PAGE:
CRISPRs Finder program online
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- 1 Fasta Format
- 2 CRISPR definition
- 3 CRISPRFinder description
- 4 Output Format
- 5 External links
- 6 References
The first line starts with a greater than sign ">" and contains a name or other identifier for the sequence. This is the sequence header and must be in a single line. The remaining lines contain the sequence data. The sequence can be in upper or lower case letters. Anything other than letters (numbers for example) is ignored. Multiple sequences can be present in the same file as long as each sequence has its own header.
Supported Nucleic acid code
|A --> adenosine|
C --> cytidine
G --> guanine
T --> thymidine
U --> uridine
R --> G A (purine)
Y --> T C (pyrimidine)
K --> G T (keto)
| M --> A C (amino)|
S --> G C (strong)
W --> A T (weak)
B --> G T C
D --> G A T
H --> A C T
V --> G C A
N --> A G C T (any)
- gap of indeterminate length
Any other characters will be deleted.
ExampleThe FASTA format is a plain text format which looks something like this:
>Escherichia coli UTI89|886538|887045
Clustered Regularly Interspaced Short Palindromic Repeats (CRISPR) present a curious repeat structure found in many prokaryotic genomes. They show characteristics of both tandem and interspaced repeats. They have been described in a wide range of prokaryotes, including the majority of Archae and many Eubacteria (Jansen 2002 ). A CRISPR locus is mainly characterized by :
- Direct Repeat (DRs) and Spacers : A CRISPR is a succession of 21-47bp sequences called Direct Repeat (DRs) separated by unique sequences of a similar length (spacers). Sometimes, at one end of the CRISPR, the DR is not totally conserved, it is called degenerate DR.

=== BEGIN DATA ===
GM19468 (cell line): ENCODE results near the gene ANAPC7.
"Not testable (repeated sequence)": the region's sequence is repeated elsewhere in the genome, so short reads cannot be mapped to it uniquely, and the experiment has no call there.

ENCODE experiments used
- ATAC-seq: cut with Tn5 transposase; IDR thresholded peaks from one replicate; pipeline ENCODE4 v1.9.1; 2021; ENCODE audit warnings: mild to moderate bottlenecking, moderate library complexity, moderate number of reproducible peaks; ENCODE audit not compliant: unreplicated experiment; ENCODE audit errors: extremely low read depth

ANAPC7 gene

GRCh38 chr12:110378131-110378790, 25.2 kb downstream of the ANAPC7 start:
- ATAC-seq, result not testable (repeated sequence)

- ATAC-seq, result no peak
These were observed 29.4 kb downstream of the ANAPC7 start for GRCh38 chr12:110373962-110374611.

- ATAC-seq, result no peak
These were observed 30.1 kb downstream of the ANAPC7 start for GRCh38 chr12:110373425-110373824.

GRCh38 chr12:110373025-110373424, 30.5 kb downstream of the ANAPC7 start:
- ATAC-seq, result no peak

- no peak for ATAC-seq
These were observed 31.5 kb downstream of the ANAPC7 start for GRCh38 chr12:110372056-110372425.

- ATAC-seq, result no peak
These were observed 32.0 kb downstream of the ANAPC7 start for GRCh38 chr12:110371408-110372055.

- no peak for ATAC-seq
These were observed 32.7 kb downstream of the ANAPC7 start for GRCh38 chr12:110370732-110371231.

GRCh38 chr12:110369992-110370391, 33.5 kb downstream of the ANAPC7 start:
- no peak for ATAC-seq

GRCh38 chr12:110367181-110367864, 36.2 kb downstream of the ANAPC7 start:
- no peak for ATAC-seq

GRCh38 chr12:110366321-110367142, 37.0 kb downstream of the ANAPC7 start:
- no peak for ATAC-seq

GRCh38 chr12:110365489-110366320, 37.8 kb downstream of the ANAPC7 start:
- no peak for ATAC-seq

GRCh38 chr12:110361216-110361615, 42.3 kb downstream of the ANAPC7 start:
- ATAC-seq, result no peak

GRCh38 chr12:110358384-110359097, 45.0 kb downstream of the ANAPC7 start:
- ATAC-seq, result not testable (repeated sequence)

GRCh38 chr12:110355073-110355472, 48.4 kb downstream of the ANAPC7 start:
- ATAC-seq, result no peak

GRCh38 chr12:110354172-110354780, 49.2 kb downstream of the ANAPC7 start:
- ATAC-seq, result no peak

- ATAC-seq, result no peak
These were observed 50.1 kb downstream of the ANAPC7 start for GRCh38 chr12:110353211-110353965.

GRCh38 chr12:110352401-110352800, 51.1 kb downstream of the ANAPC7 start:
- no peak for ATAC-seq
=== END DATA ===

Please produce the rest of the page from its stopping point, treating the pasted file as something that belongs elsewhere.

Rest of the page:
- A leader sequence : the CRISPR locus is generally flanked on one side by a common leader sequence of 200-350 bp,
- A family of Cas genes : CRISPR-associated genes are genes always found closely linked to the repetitive sequences.
DRs and Spacers
In a given strain several CRISPRs can be found with a single or different DR sequences but only one of each kind is associated with the cas genes. The spacers in the different CRISPR are different.
The nature of the unique sequences is still largely unknown but several recent studies identified some of them as fragments of foreign DNA mostly of viral origin (Bolotin 2005 ) ; (Mojica 2005  ) ; (Pourcel 2005 ) .
It is proposed that these spacers derive from phages and subsequently help protect the cell from infection.
Some genes called cas for CRISPR-associated are found in the vicinity of CRISPRs (Jansen 2002 ). Their exact number is not known and apparently varies from one strain to another. However a core of 4 genes is regularly identified. Phylogenetic studies performed on the CAS protein suggest that CRISPRs are acquired by horizontal transfer (Godde 2006); (Haft 2005 ). This is further shown by their presence on megaplasmids.
Different observations suggest that CRISPR loci are transcribed into small RNA possibly from the leader acting as a promoter, and that these might play a role of siRNA to block the entry of foreign sequences (Tang 2002 ); (Makarova 2006 ).
A maximal repeat is a repeat with no possible extension to the right or the left without incurring a mismatch.
The main idea of the CRISPRFinder program is to find possible CRISPR localizations and then to check if these regions contain a cluster that meets CRISPR structure.